Erb’s palsy is a condition that causes injury to the arm, head and shoulder region, sometimes severing the nerves in the upper trunk. This condition can be caused by shoulder dystocia during traumatic or difficult childbirth. If the damage – which typically takes place during delivery – is minimal, the paralysis may repair and resolve with rehabilitative measures. Other times, the condition is a permanent one that leaves a child with impairment and requires rehabilitation or surgery.
If you are a parent of a child with Erb’s palsy, you are left to pick up the pieces and make sweeping changes to accommodate your child’s special needs. You might be eligible for compensation from those who harmed your child. Please call Stern Law, PLLC at (800) 462-5772 for a free evaluation of your birth injury case.
What is Erb’s palsy?
Erb’s palsy is a form of brachial plexus injury which is sustained to the upper brachial plexus, or network of nerves that control movement in the neck, shoulders and arms. The injuries range from minor muscle tears to the severing of a nerve root to the spinal cord. Damage to these nerves can lead to temporary or permanent injury in a newborn, the severity of which is dependent upon the underlying cause and amount of force used during birth.
The good news is that most infants who sustain injuries to the brachial plexus are able to recover both movement and feeling in the affected areas. Some children suffer permanent injury requiring more extensive Erb’s palsy treatment.
Generally, two out of 1,000 babies are born with this condition, which is typically caused by an infant’s neck being stretched to one side during an abnormal or difficult childbirth. In about 20 percent of cases involving Erb’s palsy, the injury to the newborn is so severe that his or her nerves are actually torn from their attachment points along the spine. Further, the infant may sustain nerve ruptures, leading to permanent paralysis in the arm and shoulder.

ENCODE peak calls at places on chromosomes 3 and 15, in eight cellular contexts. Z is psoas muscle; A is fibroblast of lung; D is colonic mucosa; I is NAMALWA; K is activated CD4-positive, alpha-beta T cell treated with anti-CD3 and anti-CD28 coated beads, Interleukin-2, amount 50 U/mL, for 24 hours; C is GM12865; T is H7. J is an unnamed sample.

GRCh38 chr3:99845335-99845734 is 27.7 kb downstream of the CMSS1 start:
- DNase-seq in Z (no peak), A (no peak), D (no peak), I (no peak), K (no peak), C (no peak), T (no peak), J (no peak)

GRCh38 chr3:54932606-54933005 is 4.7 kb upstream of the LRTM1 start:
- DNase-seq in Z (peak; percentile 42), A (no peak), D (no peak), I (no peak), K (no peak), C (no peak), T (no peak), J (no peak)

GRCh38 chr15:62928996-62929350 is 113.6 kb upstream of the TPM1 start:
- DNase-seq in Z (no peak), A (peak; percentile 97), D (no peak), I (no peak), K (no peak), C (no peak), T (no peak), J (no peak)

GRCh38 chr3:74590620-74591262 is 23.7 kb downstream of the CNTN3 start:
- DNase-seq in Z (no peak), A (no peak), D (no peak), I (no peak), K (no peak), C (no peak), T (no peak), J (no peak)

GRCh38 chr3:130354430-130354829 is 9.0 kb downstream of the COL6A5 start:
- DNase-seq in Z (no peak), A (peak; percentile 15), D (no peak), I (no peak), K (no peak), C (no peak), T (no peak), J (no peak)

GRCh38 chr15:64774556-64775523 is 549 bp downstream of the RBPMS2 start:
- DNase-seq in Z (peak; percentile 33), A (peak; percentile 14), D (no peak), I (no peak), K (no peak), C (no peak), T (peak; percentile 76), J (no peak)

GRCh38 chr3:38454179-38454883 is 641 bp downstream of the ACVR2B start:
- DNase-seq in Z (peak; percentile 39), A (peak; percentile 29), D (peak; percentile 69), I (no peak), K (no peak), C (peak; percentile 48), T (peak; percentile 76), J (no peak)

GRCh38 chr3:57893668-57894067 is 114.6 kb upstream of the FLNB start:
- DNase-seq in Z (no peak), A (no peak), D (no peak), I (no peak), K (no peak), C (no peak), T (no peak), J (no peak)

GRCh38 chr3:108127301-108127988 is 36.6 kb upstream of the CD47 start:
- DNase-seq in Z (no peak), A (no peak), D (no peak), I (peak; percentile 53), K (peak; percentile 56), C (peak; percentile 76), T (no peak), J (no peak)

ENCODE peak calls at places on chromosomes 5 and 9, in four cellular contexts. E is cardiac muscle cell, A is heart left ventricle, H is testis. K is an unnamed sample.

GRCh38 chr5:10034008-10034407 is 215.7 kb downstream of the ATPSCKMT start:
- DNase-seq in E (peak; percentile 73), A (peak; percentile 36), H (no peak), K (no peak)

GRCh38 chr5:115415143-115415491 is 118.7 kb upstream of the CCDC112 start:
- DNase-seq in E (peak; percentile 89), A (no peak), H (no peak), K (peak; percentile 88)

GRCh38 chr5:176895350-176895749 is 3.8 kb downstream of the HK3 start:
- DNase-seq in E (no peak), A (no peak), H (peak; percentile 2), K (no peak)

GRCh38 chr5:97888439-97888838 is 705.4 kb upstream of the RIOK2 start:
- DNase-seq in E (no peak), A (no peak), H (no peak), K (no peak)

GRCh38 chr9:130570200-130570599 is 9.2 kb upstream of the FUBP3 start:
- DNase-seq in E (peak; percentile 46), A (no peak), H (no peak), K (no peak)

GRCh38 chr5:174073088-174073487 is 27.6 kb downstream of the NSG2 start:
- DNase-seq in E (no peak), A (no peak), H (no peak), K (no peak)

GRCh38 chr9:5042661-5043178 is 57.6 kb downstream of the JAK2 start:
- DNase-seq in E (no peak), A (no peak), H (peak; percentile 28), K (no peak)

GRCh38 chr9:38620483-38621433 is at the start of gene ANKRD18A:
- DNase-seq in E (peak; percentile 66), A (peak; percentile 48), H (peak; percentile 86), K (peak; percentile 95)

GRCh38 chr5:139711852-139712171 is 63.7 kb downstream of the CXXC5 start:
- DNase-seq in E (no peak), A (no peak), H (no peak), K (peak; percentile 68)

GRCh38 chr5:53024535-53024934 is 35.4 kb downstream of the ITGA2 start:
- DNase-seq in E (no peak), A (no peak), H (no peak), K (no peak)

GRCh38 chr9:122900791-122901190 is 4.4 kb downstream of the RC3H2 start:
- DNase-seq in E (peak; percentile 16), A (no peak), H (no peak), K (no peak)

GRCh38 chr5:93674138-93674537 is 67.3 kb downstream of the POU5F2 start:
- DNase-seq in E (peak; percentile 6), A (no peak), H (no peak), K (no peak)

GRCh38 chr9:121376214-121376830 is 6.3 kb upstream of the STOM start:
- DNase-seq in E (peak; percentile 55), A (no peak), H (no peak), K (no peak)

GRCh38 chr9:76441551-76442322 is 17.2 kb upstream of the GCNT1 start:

A detailed description of the types of nerve damage that are characteristic of Erb’s palsy are as follows:
- Eurapraxia – This is an injury where the nerves in the shoulder are overstretched, but not torn. These types of injuries are able to heal on their own, usually within three months after birth;
- Euroma – This is also a stretch-related injury. It may lead to damage to nerve fibers, resulting in scar tissue. In extreme cases, scar tissue can exert pressuring on healthy nerves, leading to potential disabilities. Some children are able to recover from this condition;
- Rupture – This occurs when stretching is so extreme that it causes tears in the nerve, which are unable to heal on their own. There are certain types of treatment that may improve certain symptoms associated with ruptures, including nerve and tendon transfers;
- Avulsion – This type of injury occurs when a nerve is actually torn from the spinal cord. Ruptures and avulsions are the most serious types of brachial plexus injuries, leading to paralysis and other serious complications in your newborn child.
What are the causes of Erb’s palsy?
There are a number of causes of Erb’s palsy, which are as follows:
- The use of excessive force during delivery – Sometimes doctors use too much force or inappropriate twisting motions to extract a child from the birth canal. This can cause serious birth injuries to a child;
- Improper usage of forceps or vacuum extractors – Forceps and vacuum extractors may not always be necessary to facilitate a vaginal birth. Sometimes doctors are not properly trained to correctly use these instruments, leading to serious and sometimes irreversible birth injuries in a newborn.
- Breech presentation – A child born feet or buttocks first may require more excessive force to be applied to facilitate delivery.
- Prolonged labor – This may occur for the following reasons:
- The baby is too large to pass through the birth canal;
- The baby is in an abnormal birthing position;
- The mother has an unusually small birth canal to allow for the vaginal delivery of her child;
- Overly weak contractions.
- Macrosomia – This is where a child is too large for the birth canal, which without proper intervention, can lead to Klumpke’s palsy and other serious birth injuries.;
- Shoulder dystocia – This is a situation that occurs when a baby’s shoulder gets caught underneath the mother’s pubic bone during labor, preventing the child from passing through the birth canal.
Risk factors associated with Erb’s palsy include:
- Mothers who have previously given birth to a child with shoulder dystocia;
- Mothers who gave birth to one or more children with macrosomia;
- Mothers with gestational diabetes;
- Mothers with smaller or usually shaped birth canals and pelvic regions;
- Mothers with a history of prolonged labor.
If your child suffered stretch-associated injuries during labor due to negligence on the part of a medical provider, our law firm can build a strong case on your behalf. Call Stern Law, PLLC at (800) 462-5772 for a free evaluation of your case and access to comprehensive resources to assist your child.